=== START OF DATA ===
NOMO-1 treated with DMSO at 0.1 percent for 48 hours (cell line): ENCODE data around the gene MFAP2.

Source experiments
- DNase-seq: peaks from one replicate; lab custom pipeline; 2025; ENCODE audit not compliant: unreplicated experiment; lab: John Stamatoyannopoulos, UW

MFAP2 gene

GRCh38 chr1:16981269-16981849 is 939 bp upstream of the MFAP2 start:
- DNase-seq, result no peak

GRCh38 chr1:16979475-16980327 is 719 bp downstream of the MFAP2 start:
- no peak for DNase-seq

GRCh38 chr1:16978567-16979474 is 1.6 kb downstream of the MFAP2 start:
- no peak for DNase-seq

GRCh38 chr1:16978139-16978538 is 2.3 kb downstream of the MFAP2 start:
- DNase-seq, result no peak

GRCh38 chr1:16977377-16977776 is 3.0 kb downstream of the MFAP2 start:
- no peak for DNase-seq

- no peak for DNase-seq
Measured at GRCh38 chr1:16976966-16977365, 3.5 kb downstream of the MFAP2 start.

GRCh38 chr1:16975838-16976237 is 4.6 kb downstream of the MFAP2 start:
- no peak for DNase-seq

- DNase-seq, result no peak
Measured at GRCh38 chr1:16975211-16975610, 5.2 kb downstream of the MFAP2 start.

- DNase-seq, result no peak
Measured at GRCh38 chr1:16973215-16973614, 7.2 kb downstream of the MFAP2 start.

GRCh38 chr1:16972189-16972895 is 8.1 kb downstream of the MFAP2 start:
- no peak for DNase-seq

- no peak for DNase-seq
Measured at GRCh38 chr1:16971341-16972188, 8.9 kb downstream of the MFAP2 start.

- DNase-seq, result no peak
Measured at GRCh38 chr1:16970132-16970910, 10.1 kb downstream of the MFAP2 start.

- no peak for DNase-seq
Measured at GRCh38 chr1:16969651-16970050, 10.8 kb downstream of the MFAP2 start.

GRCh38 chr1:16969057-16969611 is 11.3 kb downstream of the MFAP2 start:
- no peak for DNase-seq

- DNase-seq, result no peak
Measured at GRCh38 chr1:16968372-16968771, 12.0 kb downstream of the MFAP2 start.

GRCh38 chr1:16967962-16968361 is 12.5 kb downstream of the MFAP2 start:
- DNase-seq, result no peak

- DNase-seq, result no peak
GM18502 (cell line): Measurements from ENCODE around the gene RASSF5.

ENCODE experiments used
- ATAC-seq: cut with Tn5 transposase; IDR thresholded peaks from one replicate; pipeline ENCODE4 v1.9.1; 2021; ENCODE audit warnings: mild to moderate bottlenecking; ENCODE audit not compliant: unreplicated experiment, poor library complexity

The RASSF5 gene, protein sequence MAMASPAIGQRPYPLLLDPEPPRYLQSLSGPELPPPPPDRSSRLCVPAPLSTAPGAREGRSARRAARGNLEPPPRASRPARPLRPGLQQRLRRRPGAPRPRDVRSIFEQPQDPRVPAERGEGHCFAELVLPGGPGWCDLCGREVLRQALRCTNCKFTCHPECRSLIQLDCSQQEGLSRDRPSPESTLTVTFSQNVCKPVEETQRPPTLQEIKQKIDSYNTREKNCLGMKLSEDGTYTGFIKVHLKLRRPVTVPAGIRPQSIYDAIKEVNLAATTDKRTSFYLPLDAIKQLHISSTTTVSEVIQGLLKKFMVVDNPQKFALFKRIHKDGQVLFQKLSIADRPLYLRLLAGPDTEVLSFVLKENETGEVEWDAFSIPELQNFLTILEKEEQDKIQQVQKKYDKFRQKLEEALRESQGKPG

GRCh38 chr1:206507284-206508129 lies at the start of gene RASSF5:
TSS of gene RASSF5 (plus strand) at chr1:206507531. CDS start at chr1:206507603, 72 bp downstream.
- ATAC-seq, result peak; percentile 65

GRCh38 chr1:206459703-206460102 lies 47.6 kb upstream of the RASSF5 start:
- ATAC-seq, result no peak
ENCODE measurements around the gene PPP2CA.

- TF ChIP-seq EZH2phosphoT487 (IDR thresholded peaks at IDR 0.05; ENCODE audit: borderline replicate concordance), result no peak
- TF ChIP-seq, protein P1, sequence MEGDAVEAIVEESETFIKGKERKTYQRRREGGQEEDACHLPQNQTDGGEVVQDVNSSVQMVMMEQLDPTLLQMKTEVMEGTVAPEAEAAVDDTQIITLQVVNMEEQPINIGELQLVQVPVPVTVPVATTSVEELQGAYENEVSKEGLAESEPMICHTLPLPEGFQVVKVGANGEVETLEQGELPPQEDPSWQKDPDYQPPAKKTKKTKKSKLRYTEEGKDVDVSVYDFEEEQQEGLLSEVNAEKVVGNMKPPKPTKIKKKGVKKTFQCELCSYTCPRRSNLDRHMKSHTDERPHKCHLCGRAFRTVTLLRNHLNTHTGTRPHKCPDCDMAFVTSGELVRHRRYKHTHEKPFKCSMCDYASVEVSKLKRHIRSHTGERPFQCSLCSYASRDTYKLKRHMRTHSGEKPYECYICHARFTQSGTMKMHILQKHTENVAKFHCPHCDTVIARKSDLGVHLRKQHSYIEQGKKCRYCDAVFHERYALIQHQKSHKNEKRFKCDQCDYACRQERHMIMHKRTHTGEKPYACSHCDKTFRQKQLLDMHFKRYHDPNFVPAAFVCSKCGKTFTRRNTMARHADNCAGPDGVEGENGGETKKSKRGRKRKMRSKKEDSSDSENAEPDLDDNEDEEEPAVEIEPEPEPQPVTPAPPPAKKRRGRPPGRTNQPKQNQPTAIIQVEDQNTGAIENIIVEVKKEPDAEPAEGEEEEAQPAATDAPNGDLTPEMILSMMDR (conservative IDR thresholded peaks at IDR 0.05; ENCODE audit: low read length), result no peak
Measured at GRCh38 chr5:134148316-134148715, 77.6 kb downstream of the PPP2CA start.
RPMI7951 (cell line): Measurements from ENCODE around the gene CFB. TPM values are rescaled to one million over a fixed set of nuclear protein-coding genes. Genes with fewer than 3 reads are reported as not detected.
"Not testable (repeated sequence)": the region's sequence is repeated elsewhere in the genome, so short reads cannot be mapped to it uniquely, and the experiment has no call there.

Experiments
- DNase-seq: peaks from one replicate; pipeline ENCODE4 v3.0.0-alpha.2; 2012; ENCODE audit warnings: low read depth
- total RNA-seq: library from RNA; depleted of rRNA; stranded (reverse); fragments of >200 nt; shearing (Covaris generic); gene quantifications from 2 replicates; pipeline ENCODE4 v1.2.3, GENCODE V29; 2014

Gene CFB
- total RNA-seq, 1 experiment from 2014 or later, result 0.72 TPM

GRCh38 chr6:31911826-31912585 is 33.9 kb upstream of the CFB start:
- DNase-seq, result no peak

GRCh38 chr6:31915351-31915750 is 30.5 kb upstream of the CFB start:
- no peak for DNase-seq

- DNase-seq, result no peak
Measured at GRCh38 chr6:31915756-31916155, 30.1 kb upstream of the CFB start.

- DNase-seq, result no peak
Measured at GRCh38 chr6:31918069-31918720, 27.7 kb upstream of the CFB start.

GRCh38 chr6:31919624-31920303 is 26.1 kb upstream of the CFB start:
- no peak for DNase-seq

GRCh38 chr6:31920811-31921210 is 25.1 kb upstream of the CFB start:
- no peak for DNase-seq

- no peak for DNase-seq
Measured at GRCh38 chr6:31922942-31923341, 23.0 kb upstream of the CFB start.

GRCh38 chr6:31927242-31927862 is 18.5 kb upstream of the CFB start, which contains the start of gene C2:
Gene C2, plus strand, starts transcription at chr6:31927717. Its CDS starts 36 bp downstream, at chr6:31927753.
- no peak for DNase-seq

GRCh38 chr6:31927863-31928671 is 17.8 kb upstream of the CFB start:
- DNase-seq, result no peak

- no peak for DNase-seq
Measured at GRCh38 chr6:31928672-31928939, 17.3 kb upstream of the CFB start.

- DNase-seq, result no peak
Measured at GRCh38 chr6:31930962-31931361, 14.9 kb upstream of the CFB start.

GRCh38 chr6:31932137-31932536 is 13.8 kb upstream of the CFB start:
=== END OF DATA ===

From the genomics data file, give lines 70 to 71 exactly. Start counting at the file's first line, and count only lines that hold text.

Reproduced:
- no peak for DNase-seq
Measured at GRCh38 chr6:31922942-31923341, 23.0 kb upstream of the CFB start.